Indigenous Peoples and Human Rights

May 3, 2018

On the Border, the United States Has Forgotten Its Name

On the border, the United States has forgotten its name

Article and photos by Brenda Norrell
Censored News
French translation by Christine Prat

SAN YSIDRO BORDER, Calif. -- It is calm and peaceful on the border today. All the hustlers are in Washington.
It is usually calm on the border -- except when U.S. Border Patrol agents are harassing, beating and killing people of color.
If the U.S. Border Patrol agents could find a reason to beat or shoot someone today, they would be doing this.
On the footpath to Mexico, women with gallons of milk and groceries in their carts are headed home. Young people eat pizza and shop for cell phones.
There are no hordes of migrants rushing the border, as President Trump would lead people to believe in his acceleration of racial hatred, his push for racial violence, in the United States.
At the end of the Blue Line Trolley from San Diego, on the border here, there are no "We Hate Trump" banners.
There are no posters here to remind all that "First Lady Melania Trump is an Immigrant."
Perhaps no one could welcome refugees better than First Lady Melania Trump, who is herself a migrant.
In this quiet calm, the foot path to Mexico is busy, there seems to be more interest into getting into Mexico, than in getting out of the United States today.
But just a few feet away, on the other side of the border in Tijuana, Mexico, migrants desperate for safety have reached the border on the migrant caravan.
It is cold and sprinkling rain today. They have no food or shelter.
Many have walked long distances, some across countries, some with infants in their arms, fleeing violence in Honduras and elsewhere in Central America, some fleeing domestic violence, others fleeing terrorism.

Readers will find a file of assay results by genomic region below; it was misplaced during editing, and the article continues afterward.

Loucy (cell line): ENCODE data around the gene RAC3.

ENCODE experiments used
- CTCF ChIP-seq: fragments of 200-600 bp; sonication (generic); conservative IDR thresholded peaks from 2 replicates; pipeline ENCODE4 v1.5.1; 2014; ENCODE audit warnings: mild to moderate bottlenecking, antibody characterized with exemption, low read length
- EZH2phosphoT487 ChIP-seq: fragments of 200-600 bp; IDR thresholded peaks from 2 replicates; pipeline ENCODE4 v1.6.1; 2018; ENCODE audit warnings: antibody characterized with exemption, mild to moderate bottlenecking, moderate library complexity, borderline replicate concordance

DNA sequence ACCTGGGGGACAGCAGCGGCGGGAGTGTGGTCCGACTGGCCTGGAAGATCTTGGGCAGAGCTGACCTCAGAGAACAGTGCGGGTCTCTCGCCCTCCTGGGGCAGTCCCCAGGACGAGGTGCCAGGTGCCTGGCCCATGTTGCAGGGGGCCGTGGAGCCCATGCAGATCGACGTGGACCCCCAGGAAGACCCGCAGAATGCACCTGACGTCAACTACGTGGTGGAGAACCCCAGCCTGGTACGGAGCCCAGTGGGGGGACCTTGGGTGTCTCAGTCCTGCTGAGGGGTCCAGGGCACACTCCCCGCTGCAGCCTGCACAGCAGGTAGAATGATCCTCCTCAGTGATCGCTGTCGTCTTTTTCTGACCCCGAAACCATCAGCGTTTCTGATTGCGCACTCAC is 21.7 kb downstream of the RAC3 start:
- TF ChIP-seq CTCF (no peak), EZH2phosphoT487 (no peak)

Those who live along the border, with their groceries today, show the burden of the real life awaiting the migrants who wait for asylum in the United States.
Those who have come from the south, and spent their lives here in the United States are weary. Their backs are bent from a life time of scrubbing floors, picking vegetables, mending roofs, and lifting the loads that no one else wants to lift.
Another terrorism awaits many who do come to the United States now, seeking a better life -- imprisonment in the U.S. prisons-for-profit system, filled with migrants.
The only drama today is the ocean. It is churning, thrashing its waves, and crashing into the shoreline.
Perhaps the ocean knows, remembers, the tenets of the ancients -- to welcome weary souls, to harbor the desperate, feed the hungry, shelter the dispossessed, and give safety to the women, the life givers, and the little ones.
The water has its memory.

Copyright Brenda Norrell, Censored News

1 comment:

Jenny Burnstad said...

Your thoughts are very compassionate and poignant.